The brand new iPhone X has been heralded as the most groundbreaking and technologically advanced since the first iPhone was unveiled in 2007.
But one of the key new features, the Face ID recognition software which allows users to open their phone by scanning their face, has sparked privacy fears.
iPhone x的主要新技能之一“脸部解锁（Face ID）”可以让使用者通过手机扫描面部就打开手机。但是这项面部识别系统引发了大家对隐私的顾虑。
Experts warned that the new technology has the potential be abused by thieves, forcing iPhone X owners to unlock their phones to steal information and wipe them to sell, or even an abusive partner wanting to look through their spouses' messages.
It could also potentially allow police to unlock phones of suspects to find incriminating evidence, without having to get a court to try and force them to hand over their passcode.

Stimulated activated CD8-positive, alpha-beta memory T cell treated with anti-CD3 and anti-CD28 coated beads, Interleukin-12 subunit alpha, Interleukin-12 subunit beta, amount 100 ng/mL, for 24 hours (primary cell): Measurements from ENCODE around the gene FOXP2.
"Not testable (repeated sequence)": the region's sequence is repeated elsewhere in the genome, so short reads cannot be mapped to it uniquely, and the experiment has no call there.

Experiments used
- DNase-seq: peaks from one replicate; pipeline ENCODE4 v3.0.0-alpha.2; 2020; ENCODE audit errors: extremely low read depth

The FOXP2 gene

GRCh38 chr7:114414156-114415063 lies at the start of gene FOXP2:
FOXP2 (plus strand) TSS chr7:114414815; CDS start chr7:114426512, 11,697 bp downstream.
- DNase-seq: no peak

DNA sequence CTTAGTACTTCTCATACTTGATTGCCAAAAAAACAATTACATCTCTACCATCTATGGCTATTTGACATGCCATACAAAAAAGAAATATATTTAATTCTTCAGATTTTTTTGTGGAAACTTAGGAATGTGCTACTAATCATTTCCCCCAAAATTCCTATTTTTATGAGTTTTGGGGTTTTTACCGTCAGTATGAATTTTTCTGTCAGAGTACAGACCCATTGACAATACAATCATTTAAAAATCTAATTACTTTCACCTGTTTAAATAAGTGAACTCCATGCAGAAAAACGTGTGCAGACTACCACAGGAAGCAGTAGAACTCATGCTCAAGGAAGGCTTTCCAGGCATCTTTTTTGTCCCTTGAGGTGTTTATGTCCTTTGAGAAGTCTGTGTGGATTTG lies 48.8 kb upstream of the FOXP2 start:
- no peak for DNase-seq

The technology throws up many similar concerns as to when Apple launched its fingerprint technology on earlier iPhone models.
But with Face ID, there is also the concern the scan can normalize facial recognition software - and unlike the iPhone which only stores information about its user's face on the phone itself - other applications could have far greater privacy concerns.
The Fifth Amendment protects citizens from being forced to divulge their passwords if it will incriminate themselves.
But ever since Apple introduced Touch ID, legal experts have argued that biometric evidence such as blood, DNA, and fingerprints do not count as testimony against ourselves.